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Juan Sagasti for The Agile Monkeys

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Don't stick to the (initial) plan

The perfect set of initial ideas doesn’t exist. Everything needs to evolve and adapt to the environment. It’s always been that way: the only sure thing is that there’s no sure thing. In the same sense that a slow adaptation to the environment significantly reduces an organism's survival rate, an initial set of ideas mortgages the potential and the future of a project.

When we work on a new project, we start from an initial set of ideas that are, by default, prejudiced. Our prejudices model a system without taking enough variables into account. We start from a reductionist vision, far from reality, that lacks environment adaptation (t0).

In projects where the main objective is to add value (which is most of them), it’s the feedback that gives us the information needed to trigger adaptations to the environment. Cognitive empathy (being able to take the perspective of all types of users in our target audience) and being able to test rapidly are the engines that drive the feedback. They serve to model a new and more precise (and merciless) environment where the initial sets of ideas will fight to survive. Ideas will try to naturally evolve to keep up with the new environment. Sometimes, they will even mutate to unrecognizable forms. Don't try to stop it—enjoy the process. Ideas will come back to you, changed. And they will appear while you’re taking a shower; doing the dishes; in the middle of the night; when you are trying to explain them to others; while reading a book that’s totally unrelated...

That is the clearest indication that your project is alive and healthy, in the sense that it is resilient to environmental updates. And that means that everything will be fine even when it won't, because you had the best possible ideas given the situation you were working in. You might even find that your project doesn't make sense anymore, which is fine too.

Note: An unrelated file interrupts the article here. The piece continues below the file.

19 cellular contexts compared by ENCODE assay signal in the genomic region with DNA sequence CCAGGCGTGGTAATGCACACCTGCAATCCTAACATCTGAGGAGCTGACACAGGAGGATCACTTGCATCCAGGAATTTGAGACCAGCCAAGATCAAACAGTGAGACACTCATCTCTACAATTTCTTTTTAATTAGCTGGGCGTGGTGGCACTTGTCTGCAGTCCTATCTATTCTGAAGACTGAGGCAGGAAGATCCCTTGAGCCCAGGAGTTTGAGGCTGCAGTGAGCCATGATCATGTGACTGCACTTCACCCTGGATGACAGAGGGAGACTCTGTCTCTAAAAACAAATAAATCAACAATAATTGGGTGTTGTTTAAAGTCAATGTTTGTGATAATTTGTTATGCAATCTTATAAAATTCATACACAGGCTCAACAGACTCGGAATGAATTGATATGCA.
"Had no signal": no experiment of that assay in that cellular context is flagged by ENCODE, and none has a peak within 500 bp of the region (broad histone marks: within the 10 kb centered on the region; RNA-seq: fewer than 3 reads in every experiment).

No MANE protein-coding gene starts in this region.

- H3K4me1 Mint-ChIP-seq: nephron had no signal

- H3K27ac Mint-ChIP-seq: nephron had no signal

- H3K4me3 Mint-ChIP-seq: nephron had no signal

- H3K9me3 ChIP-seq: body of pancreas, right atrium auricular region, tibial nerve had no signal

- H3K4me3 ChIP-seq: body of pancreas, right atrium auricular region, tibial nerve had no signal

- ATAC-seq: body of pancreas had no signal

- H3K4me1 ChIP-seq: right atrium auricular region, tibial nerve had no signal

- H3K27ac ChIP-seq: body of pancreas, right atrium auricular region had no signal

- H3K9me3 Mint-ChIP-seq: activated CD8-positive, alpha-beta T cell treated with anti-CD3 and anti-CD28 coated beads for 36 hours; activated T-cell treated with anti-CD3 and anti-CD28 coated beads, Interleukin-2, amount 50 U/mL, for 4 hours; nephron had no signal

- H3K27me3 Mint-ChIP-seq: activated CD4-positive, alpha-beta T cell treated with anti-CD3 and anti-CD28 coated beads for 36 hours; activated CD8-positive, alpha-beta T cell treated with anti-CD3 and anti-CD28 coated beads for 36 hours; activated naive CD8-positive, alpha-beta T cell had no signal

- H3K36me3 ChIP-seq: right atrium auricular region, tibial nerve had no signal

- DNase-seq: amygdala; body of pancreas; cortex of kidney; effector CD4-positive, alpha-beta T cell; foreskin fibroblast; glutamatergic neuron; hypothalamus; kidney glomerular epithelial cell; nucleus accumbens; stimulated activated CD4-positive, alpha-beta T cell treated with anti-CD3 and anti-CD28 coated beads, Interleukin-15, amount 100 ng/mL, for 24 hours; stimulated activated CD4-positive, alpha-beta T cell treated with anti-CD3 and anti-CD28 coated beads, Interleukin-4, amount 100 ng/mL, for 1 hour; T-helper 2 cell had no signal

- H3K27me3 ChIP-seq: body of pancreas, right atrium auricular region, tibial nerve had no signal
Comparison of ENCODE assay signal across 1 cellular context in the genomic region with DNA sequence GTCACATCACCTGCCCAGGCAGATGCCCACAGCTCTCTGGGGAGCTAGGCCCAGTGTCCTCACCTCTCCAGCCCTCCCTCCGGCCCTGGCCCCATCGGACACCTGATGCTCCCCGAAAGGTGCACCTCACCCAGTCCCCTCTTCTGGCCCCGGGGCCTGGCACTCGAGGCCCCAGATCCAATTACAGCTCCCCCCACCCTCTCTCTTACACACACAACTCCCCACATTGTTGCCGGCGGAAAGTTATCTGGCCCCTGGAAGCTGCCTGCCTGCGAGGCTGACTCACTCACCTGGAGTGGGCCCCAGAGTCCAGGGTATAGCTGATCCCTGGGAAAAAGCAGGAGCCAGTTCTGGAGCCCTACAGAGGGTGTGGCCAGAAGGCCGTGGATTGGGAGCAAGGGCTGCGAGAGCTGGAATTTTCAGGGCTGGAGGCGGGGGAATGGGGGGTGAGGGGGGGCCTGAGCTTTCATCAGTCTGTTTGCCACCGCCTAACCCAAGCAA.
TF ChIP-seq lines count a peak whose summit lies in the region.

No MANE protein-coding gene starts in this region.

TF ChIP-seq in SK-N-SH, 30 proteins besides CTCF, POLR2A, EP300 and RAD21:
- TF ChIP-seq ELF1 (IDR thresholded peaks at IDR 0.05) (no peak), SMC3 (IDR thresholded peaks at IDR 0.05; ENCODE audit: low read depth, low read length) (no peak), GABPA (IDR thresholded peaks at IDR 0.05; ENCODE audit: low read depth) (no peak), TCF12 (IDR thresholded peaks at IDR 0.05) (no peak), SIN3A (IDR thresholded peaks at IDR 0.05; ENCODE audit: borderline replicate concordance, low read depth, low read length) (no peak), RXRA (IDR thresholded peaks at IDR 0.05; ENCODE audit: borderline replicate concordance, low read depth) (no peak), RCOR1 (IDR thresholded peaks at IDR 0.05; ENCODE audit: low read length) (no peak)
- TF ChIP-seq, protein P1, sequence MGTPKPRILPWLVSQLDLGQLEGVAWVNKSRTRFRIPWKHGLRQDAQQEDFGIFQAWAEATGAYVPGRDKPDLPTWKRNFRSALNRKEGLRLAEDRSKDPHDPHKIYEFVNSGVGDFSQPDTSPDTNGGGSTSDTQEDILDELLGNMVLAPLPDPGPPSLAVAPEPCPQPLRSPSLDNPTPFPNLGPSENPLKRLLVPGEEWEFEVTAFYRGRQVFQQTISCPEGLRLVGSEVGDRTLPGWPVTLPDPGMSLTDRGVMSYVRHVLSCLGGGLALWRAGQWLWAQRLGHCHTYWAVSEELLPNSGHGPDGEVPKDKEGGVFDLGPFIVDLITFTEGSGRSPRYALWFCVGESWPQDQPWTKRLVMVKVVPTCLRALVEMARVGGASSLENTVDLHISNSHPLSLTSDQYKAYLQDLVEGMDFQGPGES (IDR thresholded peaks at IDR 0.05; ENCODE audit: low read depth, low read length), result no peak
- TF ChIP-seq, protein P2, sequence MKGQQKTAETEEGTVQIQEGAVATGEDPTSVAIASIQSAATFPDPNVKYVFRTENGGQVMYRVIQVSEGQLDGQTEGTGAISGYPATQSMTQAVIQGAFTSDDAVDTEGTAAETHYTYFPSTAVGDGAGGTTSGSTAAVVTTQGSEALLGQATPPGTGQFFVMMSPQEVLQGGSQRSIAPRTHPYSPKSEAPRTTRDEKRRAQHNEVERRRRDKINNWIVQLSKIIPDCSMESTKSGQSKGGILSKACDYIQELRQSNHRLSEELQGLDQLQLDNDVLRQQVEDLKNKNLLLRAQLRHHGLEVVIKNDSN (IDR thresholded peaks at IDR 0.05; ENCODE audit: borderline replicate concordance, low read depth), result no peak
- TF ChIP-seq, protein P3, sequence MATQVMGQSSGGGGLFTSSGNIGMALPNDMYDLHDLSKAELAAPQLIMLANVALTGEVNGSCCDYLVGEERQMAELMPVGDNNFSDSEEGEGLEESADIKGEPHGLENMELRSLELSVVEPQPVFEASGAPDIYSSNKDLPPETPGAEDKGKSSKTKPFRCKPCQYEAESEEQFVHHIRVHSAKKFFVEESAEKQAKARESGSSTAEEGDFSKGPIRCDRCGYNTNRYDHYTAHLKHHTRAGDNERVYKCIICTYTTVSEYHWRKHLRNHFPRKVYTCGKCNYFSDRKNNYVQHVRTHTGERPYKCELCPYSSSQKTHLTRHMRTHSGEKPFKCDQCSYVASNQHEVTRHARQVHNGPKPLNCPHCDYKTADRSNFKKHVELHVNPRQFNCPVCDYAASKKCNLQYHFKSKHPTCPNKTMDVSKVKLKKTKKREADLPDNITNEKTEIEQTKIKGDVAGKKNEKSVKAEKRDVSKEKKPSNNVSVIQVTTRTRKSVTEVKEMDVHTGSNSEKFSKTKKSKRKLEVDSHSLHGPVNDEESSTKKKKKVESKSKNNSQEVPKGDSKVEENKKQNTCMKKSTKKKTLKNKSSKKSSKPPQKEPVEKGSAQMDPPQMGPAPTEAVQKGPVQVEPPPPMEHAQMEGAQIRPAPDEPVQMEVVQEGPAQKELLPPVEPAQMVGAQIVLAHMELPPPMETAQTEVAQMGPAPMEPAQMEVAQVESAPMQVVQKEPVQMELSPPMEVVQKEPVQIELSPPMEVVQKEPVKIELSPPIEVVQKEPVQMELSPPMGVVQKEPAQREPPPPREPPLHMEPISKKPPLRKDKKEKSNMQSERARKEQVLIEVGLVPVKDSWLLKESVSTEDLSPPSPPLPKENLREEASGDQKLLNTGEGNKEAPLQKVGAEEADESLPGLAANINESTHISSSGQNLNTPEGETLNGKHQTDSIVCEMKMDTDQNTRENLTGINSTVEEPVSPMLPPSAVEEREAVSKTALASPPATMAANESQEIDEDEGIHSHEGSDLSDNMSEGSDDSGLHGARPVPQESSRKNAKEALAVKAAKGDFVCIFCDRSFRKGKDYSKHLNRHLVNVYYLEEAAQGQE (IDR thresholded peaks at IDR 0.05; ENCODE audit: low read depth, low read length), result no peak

In essence, don't just stick to the initial plan.

I found a perfect example of what I've tried to transmit here while reading the book "Zelda: Detrás de la Leyenda". Those who know me are aware without a doubt that I’m fascinated by Nintendo and its company philosophy. They are responsible for the oldest and most iconic videogame sagas in history, like "The Legend of Zelda" and "Super Mario." They achieved what no one else in the industry did: creating two sagas with more than 30 years of history, which are still examples of the highest quality in each console’s generation. They reinvent themselves with each title and seem to be immune to signs of wear and the conventions of the industry. This is because, in spite of the general objective being very well defined from the start (prioritize playability over everything else), the way they get there is based on experimentation and the constant search for what fun means.

It is fascinating to see the evolution of Nintendo in this respect through their games. This book describes how the directors of "Zelda II: The Adventure of Link” (1987), assessing the reasons for the title’s poor reception compared to its predecessor, admitted that the main reason is that the initial set of ideas barely evolved from the time of their conception. This is something they don't usually allow to happen. But this time, they stuck to the initial ideas just for the sake of doing it, which caused forced situations and a loss in quality that directly affected how the title was received by users.

Another fascinating company on this topic is Apple. One of their core values is to subjugate every idea to the most merciless environments and a holistic pressure on every aspect of a product (even those not perceived by users). The result is the creation of technological diamonds in every generation, which guide the innovation of the whole industry. Steve Jobs's official biography is full of history and good examples of this way of thinking and acting. A totally recommended read or listen.

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